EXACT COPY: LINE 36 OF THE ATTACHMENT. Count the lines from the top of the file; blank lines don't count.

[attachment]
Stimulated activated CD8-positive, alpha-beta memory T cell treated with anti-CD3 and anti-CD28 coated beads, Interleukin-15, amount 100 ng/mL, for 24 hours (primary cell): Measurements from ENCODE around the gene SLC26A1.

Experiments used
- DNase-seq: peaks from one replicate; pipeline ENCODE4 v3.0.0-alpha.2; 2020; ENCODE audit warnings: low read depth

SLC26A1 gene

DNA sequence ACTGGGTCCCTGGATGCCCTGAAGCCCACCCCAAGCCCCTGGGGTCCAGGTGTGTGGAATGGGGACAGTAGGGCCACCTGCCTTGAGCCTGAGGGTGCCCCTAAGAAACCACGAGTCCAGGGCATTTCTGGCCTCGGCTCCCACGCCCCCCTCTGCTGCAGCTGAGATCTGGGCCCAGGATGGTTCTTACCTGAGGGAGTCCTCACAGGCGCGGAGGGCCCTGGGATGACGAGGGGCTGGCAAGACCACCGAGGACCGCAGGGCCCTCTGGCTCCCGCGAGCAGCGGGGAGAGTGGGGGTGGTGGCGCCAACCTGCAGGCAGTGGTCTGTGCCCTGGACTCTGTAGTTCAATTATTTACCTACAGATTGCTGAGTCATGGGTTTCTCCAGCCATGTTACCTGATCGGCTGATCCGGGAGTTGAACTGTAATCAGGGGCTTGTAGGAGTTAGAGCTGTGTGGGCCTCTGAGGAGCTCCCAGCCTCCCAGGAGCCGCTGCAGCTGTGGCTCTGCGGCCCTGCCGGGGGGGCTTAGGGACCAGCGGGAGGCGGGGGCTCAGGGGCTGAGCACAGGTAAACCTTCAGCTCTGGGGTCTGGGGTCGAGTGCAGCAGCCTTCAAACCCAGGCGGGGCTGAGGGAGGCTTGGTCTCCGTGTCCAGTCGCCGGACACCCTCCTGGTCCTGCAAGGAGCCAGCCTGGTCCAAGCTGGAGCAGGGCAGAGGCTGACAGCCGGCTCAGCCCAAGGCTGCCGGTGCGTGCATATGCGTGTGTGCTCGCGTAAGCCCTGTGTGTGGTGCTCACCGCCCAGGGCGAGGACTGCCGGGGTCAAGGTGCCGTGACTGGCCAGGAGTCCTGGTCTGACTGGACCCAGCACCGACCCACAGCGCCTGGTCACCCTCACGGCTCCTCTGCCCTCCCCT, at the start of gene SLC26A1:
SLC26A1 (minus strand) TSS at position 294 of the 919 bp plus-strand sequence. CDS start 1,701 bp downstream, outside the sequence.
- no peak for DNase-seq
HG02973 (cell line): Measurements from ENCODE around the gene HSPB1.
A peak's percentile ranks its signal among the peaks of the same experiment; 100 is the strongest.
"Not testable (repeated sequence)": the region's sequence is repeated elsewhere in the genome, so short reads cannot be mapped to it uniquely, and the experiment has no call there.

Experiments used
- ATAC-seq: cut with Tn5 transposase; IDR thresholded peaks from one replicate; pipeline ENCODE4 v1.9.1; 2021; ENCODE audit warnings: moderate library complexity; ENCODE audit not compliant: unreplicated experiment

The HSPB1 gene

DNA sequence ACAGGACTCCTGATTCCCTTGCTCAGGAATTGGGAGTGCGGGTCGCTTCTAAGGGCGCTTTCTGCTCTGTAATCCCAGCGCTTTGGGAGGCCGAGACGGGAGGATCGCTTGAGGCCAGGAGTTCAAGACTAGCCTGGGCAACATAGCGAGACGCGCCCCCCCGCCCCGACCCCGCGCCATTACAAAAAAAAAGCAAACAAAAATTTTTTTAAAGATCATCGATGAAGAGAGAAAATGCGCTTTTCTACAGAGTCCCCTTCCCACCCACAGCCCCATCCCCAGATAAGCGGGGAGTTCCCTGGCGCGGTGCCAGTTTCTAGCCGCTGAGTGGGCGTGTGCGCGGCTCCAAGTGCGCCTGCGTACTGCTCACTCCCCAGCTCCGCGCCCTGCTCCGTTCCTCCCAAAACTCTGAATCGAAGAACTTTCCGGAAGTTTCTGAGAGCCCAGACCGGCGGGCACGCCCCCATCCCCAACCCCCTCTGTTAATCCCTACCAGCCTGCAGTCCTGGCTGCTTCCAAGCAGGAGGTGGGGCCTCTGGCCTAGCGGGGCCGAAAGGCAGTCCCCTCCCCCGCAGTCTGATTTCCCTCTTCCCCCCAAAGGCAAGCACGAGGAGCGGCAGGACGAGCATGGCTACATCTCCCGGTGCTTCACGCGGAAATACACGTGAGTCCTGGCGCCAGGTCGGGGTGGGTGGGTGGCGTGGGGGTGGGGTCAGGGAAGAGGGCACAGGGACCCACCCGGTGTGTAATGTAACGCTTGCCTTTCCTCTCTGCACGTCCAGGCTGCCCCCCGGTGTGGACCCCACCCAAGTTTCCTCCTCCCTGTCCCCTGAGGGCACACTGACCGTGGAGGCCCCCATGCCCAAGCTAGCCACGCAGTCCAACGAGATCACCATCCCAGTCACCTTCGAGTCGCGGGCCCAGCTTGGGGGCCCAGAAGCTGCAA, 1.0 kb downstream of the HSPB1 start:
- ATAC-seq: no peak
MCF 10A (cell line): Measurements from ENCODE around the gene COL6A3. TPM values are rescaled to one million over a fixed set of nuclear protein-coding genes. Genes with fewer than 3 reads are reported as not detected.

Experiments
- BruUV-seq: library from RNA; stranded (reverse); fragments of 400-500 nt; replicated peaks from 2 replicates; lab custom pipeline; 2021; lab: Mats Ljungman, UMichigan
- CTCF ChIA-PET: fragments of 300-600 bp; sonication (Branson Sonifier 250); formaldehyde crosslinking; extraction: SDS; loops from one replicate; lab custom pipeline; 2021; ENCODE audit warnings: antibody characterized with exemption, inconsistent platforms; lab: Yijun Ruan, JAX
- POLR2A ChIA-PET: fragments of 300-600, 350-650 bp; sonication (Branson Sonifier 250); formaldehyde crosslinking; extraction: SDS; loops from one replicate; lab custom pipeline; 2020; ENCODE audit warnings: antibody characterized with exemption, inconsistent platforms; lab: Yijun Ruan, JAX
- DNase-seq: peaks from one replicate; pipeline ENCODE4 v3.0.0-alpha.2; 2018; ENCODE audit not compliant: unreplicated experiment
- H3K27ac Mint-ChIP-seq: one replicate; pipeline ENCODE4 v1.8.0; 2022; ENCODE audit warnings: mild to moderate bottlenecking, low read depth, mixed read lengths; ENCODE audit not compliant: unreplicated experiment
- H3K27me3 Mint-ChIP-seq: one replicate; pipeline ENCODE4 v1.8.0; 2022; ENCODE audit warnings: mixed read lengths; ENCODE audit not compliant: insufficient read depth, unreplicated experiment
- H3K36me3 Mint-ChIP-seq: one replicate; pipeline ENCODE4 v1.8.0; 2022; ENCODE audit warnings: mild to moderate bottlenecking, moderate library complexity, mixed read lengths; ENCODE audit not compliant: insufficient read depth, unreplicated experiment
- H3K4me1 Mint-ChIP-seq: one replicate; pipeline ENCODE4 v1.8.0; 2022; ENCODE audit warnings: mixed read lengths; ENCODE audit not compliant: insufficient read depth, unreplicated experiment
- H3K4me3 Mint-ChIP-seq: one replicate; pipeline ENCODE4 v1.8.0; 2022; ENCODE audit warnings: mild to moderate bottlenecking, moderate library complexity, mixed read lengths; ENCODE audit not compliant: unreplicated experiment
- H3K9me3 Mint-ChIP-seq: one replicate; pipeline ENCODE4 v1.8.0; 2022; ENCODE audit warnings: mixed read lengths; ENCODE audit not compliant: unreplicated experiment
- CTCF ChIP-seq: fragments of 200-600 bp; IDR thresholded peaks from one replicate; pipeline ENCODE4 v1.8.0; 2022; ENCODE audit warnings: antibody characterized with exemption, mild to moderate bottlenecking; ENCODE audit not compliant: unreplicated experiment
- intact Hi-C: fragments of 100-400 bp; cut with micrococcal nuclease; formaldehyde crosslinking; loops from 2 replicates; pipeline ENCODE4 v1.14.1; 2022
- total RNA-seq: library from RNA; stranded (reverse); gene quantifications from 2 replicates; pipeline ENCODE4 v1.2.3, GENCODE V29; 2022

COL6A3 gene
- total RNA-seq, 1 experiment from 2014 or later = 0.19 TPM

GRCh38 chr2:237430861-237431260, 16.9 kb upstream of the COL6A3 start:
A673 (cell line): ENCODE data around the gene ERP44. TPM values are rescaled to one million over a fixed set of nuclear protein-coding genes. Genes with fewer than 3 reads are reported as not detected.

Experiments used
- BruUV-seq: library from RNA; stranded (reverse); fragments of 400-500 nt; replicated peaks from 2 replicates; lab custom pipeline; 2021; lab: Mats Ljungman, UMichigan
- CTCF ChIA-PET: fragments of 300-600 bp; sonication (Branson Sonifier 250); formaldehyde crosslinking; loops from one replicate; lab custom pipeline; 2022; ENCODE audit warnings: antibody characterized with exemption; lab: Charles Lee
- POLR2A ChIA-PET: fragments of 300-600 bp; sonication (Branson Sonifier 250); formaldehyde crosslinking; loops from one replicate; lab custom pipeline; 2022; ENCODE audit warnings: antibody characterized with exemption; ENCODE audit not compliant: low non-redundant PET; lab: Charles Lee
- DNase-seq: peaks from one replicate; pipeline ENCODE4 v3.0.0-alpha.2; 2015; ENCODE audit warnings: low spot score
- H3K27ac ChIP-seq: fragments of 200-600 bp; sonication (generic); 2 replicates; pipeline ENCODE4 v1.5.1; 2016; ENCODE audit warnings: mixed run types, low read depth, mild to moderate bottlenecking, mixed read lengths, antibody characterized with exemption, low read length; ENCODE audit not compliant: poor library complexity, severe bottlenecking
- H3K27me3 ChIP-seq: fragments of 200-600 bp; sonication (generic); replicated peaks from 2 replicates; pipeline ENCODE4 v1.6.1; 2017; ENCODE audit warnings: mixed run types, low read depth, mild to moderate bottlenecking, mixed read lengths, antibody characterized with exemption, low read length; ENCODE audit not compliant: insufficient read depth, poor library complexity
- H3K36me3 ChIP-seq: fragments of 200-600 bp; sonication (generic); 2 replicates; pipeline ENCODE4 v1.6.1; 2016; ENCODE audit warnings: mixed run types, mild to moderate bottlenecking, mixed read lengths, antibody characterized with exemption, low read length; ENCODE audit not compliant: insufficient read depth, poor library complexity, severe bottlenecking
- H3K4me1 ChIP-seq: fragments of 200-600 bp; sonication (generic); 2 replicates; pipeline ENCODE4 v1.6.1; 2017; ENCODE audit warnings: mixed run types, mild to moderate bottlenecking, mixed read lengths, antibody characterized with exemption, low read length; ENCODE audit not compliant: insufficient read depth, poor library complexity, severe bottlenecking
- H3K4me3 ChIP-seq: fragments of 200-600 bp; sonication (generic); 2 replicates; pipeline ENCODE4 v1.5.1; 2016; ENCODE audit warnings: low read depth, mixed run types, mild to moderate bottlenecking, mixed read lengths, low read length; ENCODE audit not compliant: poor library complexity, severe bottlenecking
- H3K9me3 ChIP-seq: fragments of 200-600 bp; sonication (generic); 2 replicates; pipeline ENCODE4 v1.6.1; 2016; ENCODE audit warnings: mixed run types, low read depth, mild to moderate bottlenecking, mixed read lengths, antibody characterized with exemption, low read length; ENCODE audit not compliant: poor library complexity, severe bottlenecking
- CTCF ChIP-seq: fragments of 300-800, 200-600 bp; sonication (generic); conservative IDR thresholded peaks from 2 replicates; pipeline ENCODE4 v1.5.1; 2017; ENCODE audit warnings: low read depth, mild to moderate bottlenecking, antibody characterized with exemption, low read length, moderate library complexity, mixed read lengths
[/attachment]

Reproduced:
- BruUV-seq: library from RNA; stranded (reverse); fragments of 400-500 nt; replicated peaks from 2 replicates; lab custom pipeline; 2021; lab: Mats Ljungman, UMichigan